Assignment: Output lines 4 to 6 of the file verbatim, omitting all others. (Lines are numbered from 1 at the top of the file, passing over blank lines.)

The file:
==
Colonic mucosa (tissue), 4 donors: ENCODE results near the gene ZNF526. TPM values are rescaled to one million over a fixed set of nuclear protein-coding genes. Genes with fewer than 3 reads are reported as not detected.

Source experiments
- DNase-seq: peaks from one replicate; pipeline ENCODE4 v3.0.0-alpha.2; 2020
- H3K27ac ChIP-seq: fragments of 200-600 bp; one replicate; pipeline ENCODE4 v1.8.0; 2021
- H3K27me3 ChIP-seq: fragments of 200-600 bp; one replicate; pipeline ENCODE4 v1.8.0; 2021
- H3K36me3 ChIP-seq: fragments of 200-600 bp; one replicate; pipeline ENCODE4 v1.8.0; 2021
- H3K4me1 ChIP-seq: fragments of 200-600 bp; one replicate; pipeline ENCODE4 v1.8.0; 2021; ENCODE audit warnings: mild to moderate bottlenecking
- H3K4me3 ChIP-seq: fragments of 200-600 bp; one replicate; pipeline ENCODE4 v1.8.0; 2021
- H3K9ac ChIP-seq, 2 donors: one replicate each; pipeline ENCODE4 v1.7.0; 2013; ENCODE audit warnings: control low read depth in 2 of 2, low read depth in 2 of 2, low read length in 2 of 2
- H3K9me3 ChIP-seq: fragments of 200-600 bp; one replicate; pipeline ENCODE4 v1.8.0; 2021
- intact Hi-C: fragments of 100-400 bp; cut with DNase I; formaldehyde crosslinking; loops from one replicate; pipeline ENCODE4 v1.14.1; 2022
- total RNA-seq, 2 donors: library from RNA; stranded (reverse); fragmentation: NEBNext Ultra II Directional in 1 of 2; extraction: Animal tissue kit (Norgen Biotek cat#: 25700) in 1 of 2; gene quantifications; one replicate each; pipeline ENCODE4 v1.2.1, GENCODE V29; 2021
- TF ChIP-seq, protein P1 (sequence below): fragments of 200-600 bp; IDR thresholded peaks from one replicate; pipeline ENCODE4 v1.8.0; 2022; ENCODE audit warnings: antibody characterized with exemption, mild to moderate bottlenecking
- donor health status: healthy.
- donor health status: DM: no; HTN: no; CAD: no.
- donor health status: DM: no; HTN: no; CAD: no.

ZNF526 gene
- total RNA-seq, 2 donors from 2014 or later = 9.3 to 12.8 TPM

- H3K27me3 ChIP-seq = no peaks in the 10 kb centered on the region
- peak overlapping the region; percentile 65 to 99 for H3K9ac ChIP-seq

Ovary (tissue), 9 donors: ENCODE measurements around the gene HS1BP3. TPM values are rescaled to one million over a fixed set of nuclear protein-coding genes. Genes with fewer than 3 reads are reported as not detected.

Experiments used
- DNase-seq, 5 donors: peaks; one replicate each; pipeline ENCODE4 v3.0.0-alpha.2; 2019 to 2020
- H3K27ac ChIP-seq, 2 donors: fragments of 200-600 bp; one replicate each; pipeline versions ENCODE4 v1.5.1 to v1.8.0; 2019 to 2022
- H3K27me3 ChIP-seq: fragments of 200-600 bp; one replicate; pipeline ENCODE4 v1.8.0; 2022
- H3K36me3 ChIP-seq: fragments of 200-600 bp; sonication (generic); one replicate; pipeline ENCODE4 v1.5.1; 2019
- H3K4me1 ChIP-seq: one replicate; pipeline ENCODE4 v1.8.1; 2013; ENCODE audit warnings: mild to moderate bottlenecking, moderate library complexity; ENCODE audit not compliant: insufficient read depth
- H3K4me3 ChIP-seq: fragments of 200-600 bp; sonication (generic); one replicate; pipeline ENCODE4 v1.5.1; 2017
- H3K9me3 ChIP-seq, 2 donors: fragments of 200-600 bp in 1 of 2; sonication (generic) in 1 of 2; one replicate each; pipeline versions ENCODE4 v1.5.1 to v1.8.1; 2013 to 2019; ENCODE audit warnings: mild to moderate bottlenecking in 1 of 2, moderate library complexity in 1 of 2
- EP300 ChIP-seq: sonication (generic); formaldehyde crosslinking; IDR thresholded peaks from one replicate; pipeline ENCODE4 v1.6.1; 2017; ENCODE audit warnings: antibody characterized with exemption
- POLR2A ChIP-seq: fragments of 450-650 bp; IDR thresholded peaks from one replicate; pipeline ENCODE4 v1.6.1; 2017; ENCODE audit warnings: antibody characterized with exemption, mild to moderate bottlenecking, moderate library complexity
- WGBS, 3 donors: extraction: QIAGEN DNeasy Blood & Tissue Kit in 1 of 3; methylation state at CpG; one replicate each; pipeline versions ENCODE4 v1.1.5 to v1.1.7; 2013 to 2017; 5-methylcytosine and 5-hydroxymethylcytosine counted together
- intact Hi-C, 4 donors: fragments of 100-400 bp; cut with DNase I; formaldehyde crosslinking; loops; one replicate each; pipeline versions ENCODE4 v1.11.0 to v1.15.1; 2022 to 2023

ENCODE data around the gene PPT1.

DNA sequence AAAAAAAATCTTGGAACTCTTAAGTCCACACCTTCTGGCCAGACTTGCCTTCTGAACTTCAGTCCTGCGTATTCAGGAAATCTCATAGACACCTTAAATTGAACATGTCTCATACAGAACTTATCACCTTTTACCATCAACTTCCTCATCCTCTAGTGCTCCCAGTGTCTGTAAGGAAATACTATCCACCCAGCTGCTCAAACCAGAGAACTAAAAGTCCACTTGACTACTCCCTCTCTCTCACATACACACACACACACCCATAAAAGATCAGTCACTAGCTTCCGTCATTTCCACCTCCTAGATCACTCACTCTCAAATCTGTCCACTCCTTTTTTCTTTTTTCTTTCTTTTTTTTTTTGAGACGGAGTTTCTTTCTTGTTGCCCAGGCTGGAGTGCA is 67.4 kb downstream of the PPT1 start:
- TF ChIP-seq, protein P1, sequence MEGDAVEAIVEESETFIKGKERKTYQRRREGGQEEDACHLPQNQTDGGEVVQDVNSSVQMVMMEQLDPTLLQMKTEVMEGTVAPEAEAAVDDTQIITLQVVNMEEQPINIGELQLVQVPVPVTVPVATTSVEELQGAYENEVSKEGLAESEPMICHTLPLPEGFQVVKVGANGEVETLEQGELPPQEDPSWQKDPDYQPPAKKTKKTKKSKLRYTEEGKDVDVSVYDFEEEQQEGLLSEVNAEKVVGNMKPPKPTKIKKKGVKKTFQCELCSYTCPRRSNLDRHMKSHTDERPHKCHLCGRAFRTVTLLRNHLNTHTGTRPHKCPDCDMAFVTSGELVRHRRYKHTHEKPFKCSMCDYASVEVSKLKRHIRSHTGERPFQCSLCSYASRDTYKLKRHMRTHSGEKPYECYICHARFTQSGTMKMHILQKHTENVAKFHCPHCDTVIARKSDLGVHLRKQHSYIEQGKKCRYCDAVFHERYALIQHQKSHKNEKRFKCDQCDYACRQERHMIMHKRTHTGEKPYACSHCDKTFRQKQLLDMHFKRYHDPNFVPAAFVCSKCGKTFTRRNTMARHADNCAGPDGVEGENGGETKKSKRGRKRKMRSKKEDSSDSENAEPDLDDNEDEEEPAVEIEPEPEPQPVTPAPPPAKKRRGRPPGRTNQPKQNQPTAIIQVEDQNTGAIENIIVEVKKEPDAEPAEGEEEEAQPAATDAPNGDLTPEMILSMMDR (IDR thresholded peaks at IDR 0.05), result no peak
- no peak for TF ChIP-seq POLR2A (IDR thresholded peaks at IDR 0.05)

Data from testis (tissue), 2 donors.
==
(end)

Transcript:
- H3K27ac ChIP-seq: fragments of 200-600 bp; one replicate; pipeline ENCODE4 v1.8.0; 2021
- H3K27me3 ChIP-seq: fragments of 200-600 bp; one replicate; pipeline ENCODE4 v1.8.0; 2021
- H3K36me3 ChIP-seq: fragments of 200-600 bp; one replicate; pipeline ENCODE4 v1.8.0; 2021